And here Jesus is our great teacher. Again. We know it is through Christ’s suffering that the world is saved. But he not only saves us from our sins, but models how we too are to live through the difficult and dark challenges. Jesus teaches us how to trust amid the suffering, how to bear darkness amid uncertainty, and how to be comfortable amid paradox and mystery.

His way is not avoiding darkness, but living through it. And God vindicated his faithfulness through the resurrection. In doing so, God transformed darkness for all time proving once and for all that even the darkness of death is no threat but an opportunity. It is no longer is the great fear, but the pathway through to our transformation and resurrection. This is why we find hope in the darkness.

What we will learn

In this series we will explore how darkness is no enemy to God’s purposes. We will learn how God embraces darkness as a powerful ally to bring about deep transformation in our lives both individually and corporately.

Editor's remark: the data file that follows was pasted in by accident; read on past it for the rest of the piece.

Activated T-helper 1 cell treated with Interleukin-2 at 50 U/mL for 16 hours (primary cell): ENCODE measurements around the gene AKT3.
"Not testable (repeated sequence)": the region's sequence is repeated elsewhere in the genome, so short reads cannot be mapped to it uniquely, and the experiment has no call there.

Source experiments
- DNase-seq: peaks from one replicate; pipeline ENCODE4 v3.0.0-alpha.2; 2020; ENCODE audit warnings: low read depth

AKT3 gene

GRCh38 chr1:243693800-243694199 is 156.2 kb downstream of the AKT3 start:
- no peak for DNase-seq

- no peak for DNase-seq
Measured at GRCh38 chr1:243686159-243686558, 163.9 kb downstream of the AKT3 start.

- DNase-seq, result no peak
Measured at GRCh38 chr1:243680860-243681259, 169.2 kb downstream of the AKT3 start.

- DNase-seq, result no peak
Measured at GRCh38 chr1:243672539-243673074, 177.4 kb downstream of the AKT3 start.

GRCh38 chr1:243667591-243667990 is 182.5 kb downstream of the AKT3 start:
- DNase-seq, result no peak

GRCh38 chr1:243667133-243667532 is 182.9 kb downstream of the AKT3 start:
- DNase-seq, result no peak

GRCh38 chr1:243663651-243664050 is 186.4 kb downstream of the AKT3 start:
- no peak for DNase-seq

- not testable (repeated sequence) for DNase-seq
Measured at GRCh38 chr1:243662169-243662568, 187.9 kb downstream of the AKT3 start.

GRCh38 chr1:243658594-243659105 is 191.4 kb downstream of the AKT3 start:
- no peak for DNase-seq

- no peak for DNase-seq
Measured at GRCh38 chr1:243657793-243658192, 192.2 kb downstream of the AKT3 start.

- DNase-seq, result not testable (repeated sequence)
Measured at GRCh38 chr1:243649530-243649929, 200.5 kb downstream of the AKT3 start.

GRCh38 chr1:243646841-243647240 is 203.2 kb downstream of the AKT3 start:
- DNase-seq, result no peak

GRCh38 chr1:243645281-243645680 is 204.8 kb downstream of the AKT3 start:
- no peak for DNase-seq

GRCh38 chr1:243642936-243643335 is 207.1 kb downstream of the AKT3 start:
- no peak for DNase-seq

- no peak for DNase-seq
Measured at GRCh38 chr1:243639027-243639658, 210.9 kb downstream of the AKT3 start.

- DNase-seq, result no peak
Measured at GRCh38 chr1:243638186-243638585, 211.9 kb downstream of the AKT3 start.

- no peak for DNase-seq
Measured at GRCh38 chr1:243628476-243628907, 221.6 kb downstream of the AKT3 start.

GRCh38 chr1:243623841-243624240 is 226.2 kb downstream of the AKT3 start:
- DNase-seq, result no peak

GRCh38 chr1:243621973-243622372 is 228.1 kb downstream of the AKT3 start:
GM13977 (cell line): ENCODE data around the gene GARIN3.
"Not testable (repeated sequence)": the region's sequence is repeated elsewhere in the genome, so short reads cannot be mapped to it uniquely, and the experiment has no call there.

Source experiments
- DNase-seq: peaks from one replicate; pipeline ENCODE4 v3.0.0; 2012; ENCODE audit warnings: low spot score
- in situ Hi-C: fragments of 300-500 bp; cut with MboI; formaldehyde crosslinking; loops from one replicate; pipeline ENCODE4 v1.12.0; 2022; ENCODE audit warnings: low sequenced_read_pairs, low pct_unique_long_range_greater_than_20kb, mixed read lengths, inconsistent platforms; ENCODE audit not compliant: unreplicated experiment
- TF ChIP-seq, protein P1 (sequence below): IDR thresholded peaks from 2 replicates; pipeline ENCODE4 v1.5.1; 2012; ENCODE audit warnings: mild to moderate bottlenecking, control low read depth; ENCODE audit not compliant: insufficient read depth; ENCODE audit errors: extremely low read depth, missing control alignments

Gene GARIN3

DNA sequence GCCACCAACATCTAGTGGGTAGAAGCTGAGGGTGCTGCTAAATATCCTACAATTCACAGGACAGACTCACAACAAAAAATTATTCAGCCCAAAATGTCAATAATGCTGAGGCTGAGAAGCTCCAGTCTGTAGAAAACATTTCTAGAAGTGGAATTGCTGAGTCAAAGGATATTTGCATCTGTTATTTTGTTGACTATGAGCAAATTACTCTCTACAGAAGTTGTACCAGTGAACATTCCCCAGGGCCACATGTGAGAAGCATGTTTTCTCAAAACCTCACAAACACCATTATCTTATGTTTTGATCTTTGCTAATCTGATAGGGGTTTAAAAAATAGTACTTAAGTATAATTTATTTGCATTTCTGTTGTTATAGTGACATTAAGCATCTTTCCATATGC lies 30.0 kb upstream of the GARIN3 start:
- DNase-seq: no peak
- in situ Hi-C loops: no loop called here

Understanding darkness from the biblical perspective we do not need to paint ourselves as the light and things like Dark Mofo as the dark. Rather we can enter into Dark Mofo’s darkness just like Jesus did. He entered our mess so we too can enter the mess of our world. And as we do, we acknowledge that there is a darkness within us and that we too struggle to overcome it. We too go through the “valley of the shadow of death” (Ps 23) and we too long to be free from our darkness/sins.

As we go through this series, we hope it will enable us to go continue the process of transformation God is taking us through, and it will enable us to engage our community afresh and anew in these “dark” times. As we do, we recognised this is a moment of opportunity, not a moment of threat.


[1] Clipped from: https://cac.org/seeing-through-shadows-2017-09-03/